Tag Archives: Richard Mabey

Allium angulare

Botanical Name: Allium angulare
Family: Amaryllidaceae
Subfamily: Allioideae
Genus: Allium
Species: A. angulosum
Kingdom: Plantae
Order: Asparagales

Synonyms: Allium angulosum, Allium angulatum Pall

Common Names: Mouse garlic

Habitat : Allium angulare is a species of garlic native to a wide region of central Europe and northern Asia, from France and Italy to Siberia and Kazakhstan.

.
Description:
Allium angulosum is a perennial herb up to 50 cm tall. It is a is a bulb which is narrow and elongated, about 5 mm in diameter. The plant produces a hemispherical umbel of small pink flowers on long pedicels. It is not frost tender. The flowers are hermaphrodite (have both male and female organs) and are pollinated by Bees, insects…...CLICK & SEE THE PICTURES
Cultivation:
The plant prefers a sunny position in a light well-drained soil. The bulbs should be planted fairly deeply. Most members of this genus are intolerant of competition from other growing plants. Grows well with most plants, especially roses, carrots, beet and chamomile, but it inhibits the growth of legumes. This plant is a bad companion for alfalfa, each species negatively affecting the other. Members of this genus are rarely if ever troubled by browsing deer.

.
Propagation:
Seed – sow spring in a cold frame. Prick out the seedlings into individual pots when they are large enough to handle – if you want to produce clumps more quickly then put three plants in each pot. Grow them on in the greenhouse for at least their first winter and plant them out into their permanent positions in spring once they are growing vigorously and are large enough. Division in spring. Very easy, the plants divide successfully at any time in the growing season and the divisions can be planted straight out into their permanent positions if required.

.
Edible Uses:
Edible Parts: Flowers; Leaves; Root.
Bulb – raw or cooked. A winter food. Leaves – raw or cooked. Flowers – raw. Used as a garnish on salads.

.
Medicinal Uses:
Although no specific mention of medicinal uses has been seen for this species, members of this genus are in general very healthy additions to the diet. They contain sulphur compounds (which give them their onion flavour) and when added to the diet on a regular basis they help reduce blood cholesterol levels, act as a tonic to the digestive system and also tonify the circulatory system.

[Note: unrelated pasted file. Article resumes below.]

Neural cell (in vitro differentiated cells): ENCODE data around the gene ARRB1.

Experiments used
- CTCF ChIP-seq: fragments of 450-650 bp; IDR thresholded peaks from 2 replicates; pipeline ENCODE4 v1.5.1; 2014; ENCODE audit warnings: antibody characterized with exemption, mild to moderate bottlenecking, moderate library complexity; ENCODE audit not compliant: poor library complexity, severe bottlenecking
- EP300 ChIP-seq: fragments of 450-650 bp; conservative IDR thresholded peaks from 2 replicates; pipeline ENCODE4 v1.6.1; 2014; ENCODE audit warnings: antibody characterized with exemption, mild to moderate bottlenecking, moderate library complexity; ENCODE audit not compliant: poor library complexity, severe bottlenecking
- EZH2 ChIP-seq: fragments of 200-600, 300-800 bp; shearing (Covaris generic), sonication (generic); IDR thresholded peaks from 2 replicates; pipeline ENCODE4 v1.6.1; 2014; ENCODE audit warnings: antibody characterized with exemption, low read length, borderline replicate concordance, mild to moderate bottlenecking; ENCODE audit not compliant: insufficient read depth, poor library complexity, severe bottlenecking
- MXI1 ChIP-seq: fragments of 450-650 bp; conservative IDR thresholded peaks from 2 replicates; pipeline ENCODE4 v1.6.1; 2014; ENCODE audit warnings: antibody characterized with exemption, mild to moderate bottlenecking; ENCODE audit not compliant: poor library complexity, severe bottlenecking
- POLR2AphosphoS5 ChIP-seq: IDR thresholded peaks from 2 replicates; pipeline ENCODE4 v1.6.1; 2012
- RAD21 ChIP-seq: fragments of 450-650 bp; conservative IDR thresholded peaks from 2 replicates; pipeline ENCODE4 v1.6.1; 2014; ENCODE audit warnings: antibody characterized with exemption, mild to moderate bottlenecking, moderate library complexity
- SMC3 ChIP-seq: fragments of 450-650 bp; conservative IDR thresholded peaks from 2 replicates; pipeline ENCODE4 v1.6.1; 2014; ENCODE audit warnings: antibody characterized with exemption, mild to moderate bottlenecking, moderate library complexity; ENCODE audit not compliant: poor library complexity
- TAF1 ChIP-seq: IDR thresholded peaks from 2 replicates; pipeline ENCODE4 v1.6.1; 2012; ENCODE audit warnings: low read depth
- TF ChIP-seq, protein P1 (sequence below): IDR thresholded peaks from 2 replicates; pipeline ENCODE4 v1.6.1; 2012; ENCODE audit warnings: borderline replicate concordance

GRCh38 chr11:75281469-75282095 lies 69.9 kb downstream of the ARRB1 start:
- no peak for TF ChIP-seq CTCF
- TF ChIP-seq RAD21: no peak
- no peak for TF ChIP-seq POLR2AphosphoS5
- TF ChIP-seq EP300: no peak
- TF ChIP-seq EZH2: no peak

Other Uses :
Allium angulosum is cultivated as an ornamental and also as an herb for kitchen gardens.The juice of the plant is used as a moth repellent. The whole plant is said to repel insects and moles.

Known Hazards: Although no individual reports regarding this species have been seen, there have been cases of poisoning caused by the consumption, in large quantities and by some mammals, of certain members of this genus. Dogs seem to be particularly susceptible.

.
Disclaimer : The information presented herein is intended for educational purposes only. Individual results may vary, and before using any supplement, it is always advisable to consult with your own health care provider.

.
Resources:
https://en.wikipedia.org/wiki/Allium_angulosum
http://www.pfaf.org/user/Plant.aspx?LatinName=Allium+angulare

Crithmum maritimum

Botanical Name : Crithmum maritimum
Family: Apiaceae
Genus: Crithmum
Species: C. maritimum
Kingdom: Plantae
Order: Apiales

Synonyms: Sea Fennel. Crest Marine. Sampier.
(German) Meerfenchel.
(Italian) Herba di San Pietra. Sanpetra.

Common Names : Samphire, Rock samphire, or Sea fennel, Crithmum maritimum

Habitat :Crithmum maritimum is found on southern and western coasts of Britain and Ireland, on mediterranean and western coasts of Europe including the Canary Islands, North Africa and the Black Sea. “Samphire” is a name also used for several other unrelated species of coastal plant.It grows on the cliffs and rocks, or more rarely on shingle or sand, by the sea.

Description:
Crithmum maritimum is a perennial herb, growing to 0.3 m (1ft) by 0.3 m (1ft in).Leaves are biternately or triternately compound; leaflets linear, fleshy, glaucous, 1/2 inch long. It is well distinguished by its long, fleshy, bright-green, shining leaflets (full of aromatic juice) and umbels of tiny, yellowish-green blossoms. The whole plant is aromatic and has a powerful scent.Flowers in compound umbels, very small, whaite or yellowish; fruit ovoid, ribbed, 1/4 inch long.
CLICK & SEE THE PICTURES
It is hardy to zone (UK) 6. It is in flower from Jun to August, and the seeds ripen from Aug to October. The flowers are hermaphrodite (have both male and female organs) and are pollinated by Insects.The plant is self-fertile.

 Cultivation: